There is also a correlation between the moral life and what we experience today in society. A person’s character traits and moral foundation, because they are not developed in isolation, are deeply affected by the values of the community, by the personality traits the community encourages, by the teaching and role models the community puts forth for imitation and by the structures of influence, i.e., education, social media, laws, government, and the entertainment industry. The moral life, then, is not simply a matter of following moral rules and of learning to apply them to specific situations. Rather, the moral life is a matter of trying to determine the kind of people we should be and attending to the development of character within our communities, ourselves, and future generations.

Samuel Adams, one of the Founding Fathers of the United States, understood the importance of virtue in shaping the moral character of the nation and its people, as well as its preservation:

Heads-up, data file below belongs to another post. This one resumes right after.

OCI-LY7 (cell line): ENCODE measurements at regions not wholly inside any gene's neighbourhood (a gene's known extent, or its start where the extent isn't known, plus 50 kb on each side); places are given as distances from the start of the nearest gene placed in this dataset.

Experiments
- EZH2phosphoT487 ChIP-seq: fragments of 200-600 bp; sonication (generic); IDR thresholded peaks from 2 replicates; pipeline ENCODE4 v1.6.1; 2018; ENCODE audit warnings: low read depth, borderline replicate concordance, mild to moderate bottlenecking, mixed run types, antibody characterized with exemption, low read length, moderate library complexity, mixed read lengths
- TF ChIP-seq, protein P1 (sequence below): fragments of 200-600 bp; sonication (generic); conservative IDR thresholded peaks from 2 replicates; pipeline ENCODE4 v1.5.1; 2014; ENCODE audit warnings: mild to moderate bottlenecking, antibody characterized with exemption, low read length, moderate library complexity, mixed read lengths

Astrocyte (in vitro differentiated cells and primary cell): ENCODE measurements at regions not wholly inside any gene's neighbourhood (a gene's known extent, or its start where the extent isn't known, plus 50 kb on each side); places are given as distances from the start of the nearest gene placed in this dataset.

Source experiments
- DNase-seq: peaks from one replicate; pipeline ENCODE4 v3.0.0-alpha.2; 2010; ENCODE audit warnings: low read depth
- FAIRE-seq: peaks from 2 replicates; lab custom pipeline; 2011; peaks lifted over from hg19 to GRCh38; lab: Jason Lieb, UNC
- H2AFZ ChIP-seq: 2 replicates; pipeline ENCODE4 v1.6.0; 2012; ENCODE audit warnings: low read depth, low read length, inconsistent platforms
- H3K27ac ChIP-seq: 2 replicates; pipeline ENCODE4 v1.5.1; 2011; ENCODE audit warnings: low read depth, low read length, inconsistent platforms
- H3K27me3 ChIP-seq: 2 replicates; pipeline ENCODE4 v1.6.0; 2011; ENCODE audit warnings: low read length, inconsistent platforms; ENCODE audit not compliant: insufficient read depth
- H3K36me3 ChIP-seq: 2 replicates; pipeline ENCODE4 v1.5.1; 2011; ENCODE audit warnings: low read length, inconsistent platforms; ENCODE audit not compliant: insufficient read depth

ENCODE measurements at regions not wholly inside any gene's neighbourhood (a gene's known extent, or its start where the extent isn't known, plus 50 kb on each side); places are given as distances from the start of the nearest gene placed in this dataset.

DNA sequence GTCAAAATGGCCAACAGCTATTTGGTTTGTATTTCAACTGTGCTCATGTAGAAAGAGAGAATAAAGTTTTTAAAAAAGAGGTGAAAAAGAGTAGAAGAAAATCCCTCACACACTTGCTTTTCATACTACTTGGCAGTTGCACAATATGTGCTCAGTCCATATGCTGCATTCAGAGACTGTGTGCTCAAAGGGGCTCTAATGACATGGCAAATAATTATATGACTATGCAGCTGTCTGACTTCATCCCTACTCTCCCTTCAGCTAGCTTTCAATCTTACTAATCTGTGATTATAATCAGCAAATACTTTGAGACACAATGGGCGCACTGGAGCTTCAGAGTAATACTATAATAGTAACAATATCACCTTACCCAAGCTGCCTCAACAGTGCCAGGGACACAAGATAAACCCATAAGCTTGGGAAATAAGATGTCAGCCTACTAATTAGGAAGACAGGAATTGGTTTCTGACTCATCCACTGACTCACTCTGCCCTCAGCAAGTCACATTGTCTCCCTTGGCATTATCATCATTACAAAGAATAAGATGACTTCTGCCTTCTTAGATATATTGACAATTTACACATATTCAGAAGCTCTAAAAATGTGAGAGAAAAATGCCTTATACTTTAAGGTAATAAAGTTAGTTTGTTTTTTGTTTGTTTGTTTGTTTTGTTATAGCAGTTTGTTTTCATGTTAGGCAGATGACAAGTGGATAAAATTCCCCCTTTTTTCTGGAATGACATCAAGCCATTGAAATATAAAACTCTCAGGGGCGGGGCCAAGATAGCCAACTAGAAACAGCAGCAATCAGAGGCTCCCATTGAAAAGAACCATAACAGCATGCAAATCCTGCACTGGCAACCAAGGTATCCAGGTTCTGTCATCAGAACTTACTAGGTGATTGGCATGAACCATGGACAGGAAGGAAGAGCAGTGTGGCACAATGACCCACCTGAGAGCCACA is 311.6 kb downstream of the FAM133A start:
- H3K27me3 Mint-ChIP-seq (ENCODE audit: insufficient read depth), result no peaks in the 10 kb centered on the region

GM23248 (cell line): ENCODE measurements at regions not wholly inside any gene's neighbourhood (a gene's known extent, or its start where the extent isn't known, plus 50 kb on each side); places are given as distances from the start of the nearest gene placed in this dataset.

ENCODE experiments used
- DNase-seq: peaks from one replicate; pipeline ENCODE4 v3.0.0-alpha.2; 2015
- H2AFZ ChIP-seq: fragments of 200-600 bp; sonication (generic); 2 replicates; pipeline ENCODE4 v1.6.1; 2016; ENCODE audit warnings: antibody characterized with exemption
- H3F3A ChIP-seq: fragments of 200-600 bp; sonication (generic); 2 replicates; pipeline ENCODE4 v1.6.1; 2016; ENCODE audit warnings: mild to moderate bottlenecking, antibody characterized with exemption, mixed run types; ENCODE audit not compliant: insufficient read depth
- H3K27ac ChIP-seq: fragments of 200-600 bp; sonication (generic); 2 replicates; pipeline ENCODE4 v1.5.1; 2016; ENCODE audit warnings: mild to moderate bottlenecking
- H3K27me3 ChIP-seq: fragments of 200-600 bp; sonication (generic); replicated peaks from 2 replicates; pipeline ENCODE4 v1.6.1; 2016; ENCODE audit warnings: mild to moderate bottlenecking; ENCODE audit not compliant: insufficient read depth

“A general dissolution of the principles and manners will more surely overthrow the liberties of America than the whole force of the common enemy… While the people are virtuous they cannot be subdued; but once they lose their virtues, they will be ready to surrender their liberties to the first external or internal invader… If virtue and knowledge are diffused among the people, they will never be enslaved.”

We are engaged in a great battle, and much is at stake. To recapture the moral influence of Christianity in our culture, which benefits ourselves, our communities, and future generations, we must put on the armor of the Lord Jesus Christ and live heroic virtue.

FATHER SHENAN J. BOQUET is the president of Human Life International www.hli.org and a priest of the Diocese of Houma-Thibodaux, LA.

The munificent man turns lucre into Magi gold